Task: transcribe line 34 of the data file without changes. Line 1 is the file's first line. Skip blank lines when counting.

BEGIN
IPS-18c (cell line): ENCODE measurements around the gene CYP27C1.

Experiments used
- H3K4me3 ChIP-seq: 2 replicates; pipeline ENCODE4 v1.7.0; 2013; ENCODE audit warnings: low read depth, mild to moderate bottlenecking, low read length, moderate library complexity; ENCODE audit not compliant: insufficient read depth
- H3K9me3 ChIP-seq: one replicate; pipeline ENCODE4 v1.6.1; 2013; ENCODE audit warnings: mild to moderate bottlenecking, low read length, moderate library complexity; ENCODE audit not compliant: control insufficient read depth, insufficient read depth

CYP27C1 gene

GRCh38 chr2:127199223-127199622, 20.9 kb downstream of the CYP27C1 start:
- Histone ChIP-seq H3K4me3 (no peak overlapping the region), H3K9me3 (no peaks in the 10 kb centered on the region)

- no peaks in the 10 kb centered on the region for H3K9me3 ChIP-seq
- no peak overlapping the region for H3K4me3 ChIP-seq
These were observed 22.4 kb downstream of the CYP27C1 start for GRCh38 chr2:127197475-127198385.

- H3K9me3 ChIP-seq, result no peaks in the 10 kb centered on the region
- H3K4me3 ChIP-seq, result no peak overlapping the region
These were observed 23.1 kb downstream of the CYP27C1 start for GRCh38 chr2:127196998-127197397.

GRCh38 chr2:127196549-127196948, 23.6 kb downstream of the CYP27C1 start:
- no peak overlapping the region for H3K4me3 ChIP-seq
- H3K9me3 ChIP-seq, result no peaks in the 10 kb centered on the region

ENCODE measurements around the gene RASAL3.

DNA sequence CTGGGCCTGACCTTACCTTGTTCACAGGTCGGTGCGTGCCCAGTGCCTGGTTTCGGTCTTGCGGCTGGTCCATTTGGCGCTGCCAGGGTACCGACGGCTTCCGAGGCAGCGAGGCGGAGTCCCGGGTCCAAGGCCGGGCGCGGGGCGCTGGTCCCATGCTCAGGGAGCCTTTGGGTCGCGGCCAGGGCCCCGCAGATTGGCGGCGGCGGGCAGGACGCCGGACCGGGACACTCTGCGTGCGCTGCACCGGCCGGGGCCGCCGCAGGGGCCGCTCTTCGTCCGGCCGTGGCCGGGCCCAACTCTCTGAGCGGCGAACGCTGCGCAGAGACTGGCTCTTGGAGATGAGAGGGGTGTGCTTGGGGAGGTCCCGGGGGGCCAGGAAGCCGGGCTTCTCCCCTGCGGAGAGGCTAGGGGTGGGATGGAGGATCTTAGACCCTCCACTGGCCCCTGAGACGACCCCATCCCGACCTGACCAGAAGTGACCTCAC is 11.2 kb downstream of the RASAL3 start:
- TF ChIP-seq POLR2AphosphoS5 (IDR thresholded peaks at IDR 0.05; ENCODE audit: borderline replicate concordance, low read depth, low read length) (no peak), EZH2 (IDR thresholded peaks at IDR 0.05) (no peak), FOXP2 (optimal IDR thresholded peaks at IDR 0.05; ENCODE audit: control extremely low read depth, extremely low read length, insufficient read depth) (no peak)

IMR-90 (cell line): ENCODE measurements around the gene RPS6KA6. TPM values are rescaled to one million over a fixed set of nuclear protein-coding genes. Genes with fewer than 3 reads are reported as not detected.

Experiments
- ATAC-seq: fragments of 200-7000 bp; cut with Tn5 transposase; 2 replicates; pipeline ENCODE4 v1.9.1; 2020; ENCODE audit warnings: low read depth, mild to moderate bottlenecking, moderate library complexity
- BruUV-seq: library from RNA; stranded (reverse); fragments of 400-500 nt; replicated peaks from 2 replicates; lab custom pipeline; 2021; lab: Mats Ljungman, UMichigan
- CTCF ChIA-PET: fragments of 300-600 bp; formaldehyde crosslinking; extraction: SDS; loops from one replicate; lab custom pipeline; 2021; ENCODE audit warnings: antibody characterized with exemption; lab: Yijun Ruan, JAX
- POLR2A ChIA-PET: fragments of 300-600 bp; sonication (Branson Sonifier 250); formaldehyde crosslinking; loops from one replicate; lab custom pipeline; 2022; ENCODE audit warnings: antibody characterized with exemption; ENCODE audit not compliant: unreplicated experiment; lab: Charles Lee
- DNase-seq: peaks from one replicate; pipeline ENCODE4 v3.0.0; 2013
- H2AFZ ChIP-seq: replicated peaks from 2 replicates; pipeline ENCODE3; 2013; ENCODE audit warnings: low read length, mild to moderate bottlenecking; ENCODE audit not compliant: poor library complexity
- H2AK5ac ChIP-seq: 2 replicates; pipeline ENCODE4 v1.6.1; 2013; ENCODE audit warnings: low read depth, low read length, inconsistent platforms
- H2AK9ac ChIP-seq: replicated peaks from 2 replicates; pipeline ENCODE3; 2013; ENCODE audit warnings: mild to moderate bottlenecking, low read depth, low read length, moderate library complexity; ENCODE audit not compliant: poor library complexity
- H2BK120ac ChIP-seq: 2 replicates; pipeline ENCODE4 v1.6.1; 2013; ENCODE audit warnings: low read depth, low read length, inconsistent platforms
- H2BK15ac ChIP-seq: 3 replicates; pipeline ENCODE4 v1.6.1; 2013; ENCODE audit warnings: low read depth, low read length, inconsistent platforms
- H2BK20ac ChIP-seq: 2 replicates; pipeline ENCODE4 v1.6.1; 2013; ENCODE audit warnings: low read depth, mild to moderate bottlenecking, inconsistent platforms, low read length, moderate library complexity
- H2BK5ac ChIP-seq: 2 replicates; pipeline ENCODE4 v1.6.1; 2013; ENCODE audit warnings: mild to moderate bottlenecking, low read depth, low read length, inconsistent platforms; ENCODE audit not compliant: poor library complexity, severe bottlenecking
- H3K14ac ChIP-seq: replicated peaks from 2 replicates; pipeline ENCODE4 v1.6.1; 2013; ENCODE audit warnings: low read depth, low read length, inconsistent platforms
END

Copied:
- H3K14ac ChIP-seq: replicated peaks from 2 replicates; pipeline ENCODE4 v1.6.1; 2013; ENCODE audit warnings: low read depth, low read length, inconsistent platforms